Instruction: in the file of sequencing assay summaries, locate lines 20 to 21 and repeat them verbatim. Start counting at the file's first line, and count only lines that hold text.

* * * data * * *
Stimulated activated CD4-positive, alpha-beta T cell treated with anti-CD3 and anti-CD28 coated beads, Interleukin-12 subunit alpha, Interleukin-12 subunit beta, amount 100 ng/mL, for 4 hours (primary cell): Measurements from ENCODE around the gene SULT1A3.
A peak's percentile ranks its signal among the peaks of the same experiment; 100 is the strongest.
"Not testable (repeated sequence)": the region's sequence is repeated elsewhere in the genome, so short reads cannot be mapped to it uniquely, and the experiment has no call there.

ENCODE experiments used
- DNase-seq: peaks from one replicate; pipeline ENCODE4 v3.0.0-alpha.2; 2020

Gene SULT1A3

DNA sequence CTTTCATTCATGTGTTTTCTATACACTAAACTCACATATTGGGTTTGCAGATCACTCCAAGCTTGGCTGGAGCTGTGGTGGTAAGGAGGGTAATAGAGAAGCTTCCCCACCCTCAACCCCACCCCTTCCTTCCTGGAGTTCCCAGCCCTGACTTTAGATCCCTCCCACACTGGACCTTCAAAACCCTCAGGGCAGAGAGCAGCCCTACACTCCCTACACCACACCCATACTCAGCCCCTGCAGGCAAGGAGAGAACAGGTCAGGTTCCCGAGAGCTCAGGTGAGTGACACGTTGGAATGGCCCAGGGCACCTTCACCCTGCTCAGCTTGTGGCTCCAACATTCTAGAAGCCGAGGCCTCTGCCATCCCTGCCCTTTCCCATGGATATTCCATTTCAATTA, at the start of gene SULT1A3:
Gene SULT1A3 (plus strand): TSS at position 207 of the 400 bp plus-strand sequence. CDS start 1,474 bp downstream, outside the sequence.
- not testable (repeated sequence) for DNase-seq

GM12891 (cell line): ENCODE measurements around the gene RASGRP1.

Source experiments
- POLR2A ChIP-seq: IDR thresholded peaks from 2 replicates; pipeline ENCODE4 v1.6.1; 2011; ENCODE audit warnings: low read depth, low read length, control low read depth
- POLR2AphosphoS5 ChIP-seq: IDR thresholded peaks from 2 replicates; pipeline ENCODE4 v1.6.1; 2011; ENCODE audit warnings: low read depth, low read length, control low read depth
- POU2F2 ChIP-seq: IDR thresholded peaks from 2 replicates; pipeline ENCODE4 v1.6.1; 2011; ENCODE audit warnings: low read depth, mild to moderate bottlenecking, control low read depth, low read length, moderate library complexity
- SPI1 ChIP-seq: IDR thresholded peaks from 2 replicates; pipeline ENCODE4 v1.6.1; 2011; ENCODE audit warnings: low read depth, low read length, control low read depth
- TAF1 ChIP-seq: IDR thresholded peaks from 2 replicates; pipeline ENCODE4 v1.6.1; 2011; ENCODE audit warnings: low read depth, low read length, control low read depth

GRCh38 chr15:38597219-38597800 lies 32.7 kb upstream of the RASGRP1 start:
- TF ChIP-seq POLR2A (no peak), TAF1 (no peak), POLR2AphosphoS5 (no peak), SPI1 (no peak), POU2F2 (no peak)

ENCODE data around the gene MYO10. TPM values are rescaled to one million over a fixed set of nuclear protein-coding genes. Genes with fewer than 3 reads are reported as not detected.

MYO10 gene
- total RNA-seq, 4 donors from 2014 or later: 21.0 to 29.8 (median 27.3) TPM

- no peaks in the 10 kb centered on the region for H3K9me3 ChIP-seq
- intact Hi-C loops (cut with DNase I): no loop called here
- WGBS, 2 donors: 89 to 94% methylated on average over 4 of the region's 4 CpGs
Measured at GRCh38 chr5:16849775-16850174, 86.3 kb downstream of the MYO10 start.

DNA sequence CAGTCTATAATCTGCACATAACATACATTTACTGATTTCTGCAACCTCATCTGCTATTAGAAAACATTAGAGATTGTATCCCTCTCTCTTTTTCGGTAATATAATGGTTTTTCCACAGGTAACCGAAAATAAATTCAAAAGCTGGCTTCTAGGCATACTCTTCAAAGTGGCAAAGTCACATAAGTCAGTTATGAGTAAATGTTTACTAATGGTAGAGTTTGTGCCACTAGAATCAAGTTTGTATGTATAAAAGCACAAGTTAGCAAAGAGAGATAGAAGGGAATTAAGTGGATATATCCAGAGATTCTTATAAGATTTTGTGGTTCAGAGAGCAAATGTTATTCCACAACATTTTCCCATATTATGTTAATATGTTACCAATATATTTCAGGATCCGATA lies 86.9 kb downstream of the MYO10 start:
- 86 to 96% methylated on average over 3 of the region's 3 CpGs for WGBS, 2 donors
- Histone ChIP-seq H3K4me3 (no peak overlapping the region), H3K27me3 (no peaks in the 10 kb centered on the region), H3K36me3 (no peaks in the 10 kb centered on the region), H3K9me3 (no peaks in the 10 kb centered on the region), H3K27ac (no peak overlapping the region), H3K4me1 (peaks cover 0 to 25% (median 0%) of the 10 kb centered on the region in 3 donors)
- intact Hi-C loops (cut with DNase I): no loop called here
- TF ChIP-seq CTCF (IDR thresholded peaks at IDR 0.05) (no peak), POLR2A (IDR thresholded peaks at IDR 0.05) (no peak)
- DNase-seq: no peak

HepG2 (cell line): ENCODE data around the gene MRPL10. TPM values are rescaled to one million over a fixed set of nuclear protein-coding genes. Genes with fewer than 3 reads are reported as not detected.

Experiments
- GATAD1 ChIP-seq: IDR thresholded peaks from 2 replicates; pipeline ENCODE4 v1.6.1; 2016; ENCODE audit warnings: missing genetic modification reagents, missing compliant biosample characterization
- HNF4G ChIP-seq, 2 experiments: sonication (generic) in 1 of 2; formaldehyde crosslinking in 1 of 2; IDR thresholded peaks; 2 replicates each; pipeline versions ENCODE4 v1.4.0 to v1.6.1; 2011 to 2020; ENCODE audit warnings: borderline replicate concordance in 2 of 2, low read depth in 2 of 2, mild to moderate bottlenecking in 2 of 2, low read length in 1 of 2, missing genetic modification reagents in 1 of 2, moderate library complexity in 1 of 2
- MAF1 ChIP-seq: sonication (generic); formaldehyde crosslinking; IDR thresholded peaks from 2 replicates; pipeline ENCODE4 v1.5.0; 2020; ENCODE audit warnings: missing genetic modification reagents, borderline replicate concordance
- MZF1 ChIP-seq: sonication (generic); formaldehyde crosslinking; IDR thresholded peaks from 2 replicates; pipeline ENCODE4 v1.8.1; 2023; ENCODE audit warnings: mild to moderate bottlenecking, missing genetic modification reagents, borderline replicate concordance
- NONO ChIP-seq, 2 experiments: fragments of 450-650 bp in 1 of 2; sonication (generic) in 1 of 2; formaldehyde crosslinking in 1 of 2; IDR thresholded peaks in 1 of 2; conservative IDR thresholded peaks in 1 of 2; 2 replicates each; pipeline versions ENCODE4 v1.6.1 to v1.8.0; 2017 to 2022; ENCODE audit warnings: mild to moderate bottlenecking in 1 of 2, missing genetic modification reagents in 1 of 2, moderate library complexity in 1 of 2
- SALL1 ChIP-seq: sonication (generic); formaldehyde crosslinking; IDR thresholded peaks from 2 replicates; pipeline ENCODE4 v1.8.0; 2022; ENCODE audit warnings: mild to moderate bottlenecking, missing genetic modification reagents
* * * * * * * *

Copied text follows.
MYO10 gene
- total RNA-seq, 4 donors from 2014 or later: 21.0 to 29.8 (median 27.3) TPM